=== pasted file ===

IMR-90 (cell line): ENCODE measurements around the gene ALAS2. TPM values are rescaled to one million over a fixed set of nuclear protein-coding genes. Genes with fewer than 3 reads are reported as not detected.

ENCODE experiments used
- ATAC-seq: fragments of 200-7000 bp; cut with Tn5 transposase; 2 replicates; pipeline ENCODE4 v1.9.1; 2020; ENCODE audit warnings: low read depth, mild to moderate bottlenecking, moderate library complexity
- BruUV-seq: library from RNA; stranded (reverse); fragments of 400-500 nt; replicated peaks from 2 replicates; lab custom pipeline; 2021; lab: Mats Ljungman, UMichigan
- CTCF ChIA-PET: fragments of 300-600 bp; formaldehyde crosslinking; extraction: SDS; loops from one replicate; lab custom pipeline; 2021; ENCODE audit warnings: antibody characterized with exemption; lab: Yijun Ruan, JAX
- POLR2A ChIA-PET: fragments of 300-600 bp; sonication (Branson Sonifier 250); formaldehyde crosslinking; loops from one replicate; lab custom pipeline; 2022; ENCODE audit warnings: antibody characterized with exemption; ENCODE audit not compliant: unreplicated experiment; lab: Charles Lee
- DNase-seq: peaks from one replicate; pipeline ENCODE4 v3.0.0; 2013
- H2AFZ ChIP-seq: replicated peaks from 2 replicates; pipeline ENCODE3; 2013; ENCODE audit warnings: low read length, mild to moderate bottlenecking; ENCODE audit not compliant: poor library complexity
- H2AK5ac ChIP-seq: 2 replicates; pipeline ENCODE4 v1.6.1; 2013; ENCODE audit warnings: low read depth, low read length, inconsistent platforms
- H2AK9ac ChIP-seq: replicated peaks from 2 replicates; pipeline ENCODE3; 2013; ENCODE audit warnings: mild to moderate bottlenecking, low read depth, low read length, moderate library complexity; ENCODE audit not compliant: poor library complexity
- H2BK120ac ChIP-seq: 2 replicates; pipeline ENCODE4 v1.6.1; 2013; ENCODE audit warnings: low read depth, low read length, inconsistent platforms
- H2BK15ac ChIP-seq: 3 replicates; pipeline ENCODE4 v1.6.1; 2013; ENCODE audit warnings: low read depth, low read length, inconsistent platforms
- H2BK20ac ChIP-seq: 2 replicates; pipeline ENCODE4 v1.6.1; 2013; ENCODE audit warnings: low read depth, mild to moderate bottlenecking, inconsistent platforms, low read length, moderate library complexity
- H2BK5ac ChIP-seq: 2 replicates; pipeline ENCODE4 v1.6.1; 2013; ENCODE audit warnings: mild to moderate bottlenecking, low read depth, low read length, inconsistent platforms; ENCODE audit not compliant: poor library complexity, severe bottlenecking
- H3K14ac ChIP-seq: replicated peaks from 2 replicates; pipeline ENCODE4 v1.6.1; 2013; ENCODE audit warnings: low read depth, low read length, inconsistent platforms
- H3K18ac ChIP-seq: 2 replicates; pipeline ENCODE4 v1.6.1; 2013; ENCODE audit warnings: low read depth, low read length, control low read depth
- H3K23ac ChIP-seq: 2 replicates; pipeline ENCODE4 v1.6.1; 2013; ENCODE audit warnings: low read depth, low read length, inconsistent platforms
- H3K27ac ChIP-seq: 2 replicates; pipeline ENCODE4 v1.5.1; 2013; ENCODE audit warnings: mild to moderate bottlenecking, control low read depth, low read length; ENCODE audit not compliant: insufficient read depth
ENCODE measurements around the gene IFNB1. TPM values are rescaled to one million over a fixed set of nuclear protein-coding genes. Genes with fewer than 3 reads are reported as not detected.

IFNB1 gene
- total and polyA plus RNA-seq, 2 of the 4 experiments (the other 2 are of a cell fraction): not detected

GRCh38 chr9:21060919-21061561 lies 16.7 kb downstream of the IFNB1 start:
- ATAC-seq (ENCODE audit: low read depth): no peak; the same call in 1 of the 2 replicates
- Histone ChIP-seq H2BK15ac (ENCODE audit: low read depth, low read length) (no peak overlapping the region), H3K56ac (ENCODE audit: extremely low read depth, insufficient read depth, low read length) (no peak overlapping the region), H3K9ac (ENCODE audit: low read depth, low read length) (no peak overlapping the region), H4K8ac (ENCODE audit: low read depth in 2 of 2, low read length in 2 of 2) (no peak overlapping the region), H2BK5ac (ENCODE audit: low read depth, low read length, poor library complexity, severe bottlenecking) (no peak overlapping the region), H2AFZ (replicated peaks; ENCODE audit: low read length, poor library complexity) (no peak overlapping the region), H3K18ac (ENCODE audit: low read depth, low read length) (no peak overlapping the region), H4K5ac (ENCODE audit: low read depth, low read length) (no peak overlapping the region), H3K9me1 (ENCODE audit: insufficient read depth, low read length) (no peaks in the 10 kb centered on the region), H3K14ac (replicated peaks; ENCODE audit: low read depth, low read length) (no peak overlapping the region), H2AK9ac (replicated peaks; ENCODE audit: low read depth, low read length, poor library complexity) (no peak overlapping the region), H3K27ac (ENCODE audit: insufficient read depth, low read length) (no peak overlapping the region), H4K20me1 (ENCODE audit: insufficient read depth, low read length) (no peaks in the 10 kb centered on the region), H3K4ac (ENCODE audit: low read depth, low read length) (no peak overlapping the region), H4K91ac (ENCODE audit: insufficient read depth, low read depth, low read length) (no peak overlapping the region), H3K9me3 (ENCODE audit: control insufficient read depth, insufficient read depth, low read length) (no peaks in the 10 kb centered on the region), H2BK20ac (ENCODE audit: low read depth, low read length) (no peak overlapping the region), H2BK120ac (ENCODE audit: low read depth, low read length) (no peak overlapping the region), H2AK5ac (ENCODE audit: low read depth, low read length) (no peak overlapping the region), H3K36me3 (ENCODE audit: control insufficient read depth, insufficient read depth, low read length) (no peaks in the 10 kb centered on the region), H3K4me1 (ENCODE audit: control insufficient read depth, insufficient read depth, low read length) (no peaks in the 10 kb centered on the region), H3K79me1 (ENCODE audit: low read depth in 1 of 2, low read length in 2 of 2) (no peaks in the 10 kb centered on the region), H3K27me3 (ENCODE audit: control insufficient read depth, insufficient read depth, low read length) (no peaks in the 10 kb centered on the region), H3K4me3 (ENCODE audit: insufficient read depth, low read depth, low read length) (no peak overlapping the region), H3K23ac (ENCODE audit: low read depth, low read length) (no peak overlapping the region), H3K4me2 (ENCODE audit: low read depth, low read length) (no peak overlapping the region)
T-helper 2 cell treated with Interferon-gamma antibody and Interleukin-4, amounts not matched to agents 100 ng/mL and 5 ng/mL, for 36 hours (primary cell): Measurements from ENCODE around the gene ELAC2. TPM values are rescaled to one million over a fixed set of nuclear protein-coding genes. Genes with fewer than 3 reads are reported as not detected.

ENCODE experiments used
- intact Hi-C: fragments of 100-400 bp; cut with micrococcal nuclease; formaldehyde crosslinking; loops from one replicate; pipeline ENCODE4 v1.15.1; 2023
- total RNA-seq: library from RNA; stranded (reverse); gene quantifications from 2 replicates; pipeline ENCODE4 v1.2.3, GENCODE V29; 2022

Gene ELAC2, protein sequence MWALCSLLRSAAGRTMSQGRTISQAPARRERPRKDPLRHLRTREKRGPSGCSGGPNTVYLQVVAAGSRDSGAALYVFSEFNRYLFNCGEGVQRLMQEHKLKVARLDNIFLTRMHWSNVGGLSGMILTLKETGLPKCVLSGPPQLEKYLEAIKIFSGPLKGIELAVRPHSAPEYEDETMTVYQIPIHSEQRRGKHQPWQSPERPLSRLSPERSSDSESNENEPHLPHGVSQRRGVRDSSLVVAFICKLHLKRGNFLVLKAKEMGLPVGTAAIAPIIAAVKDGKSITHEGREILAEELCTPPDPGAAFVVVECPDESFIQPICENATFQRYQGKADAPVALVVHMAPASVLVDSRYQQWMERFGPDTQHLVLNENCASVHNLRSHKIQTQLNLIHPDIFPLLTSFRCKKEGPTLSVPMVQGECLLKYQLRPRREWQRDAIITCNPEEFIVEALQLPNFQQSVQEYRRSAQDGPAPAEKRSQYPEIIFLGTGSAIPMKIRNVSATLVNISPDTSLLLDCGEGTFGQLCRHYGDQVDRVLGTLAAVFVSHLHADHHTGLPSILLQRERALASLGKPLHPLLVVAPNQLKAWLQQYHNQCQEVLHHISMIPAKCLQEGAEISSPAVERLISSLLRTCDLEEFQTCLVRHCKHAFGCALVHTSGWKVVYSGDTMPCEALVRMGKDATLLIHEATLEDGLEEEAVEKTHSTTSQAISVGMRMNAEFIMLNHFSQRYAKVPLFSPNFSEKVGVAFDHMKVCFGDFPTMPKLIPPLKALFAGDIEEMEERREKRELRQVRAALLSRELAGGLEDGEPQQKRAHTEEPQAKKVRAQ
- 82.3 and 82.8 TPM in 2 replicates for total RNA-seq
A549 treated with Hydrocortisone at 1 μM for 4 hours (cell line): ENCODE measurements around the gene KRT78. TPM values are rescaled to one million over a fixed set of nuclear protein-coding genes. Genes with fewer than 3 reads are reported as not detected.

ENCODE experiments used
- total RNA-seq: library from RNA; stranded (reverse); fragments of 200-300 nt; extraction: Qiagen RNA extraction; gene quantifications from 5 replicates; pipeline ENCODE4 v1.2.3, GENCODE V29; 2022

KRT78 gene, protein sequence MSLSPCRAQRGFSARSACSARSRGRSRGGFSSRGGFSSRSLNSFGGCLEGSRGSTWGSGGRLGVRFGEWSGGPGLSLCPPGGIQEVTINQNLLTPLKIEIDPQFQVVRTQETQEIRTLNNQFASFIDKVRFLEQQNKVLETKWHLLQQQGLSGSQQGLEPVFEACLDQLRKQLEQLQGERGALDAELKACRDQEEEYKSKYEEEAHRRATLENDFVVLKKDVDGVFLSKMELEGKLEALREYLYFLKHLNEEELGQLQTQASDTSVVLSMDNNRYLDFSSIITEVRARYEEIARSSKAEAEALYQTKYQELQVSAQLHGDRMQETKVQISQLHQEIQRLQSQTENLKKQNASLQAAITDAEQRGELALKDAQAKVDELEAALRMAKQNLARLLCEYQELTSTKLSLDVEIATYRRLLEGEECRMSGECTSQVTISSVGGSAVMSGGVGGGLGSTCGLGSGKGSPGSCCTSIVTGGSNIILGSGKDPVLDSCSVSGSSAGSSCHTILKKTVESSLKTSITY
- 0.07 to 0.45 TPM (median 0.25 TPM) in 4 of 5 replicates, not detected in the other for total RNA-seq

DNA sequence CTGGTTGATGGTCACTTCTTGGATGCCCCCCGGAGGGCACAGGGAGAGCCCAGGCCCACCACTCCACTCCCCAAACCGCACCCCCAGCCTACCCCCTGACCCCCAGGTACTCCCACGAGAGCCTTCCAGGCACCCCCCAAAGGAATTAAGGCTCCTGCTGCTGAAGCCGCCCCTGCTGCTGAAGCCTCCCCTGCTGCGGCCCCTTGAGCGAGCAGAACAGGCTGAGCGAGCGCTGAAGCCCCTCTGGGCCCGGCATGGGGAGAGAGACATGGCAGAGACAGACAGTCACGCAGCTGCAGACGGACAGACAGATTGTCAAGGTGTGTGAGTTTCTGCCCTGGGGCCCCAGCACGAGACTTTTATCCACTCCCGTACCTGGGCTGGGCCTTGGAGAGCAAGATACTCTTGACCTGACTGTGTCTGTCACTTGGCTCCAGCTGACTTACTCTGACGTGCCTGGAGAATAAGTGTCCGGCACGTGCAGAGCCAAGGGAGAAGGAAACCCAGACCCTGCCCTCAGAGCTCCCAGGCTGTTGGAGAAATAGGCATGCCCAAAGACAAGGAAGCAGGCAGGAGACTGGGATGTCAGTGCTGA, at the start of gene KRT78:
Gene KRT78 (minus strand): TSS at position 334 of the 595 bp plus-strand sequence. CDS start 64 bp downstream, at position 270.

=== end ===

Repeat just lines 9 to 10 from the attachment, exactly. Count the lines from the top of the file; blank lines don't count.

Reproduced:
- H2AK5ac ChIP-seq: 2 replicates; pipeline ENCODE4 v1.6.1; 2013; ENCODE audit warnings: low read depth, low read length, inconsistent platforms
- H2AK9ac ChIP-seq: replicated peaks from 2 replicates; pipeline ENCODE3; 2013; ENCODE audit warnings: mild to moderate bottlenecking, low read depth, low read length, moderate library complexity; ENCODE audit not compliant: poor library complexity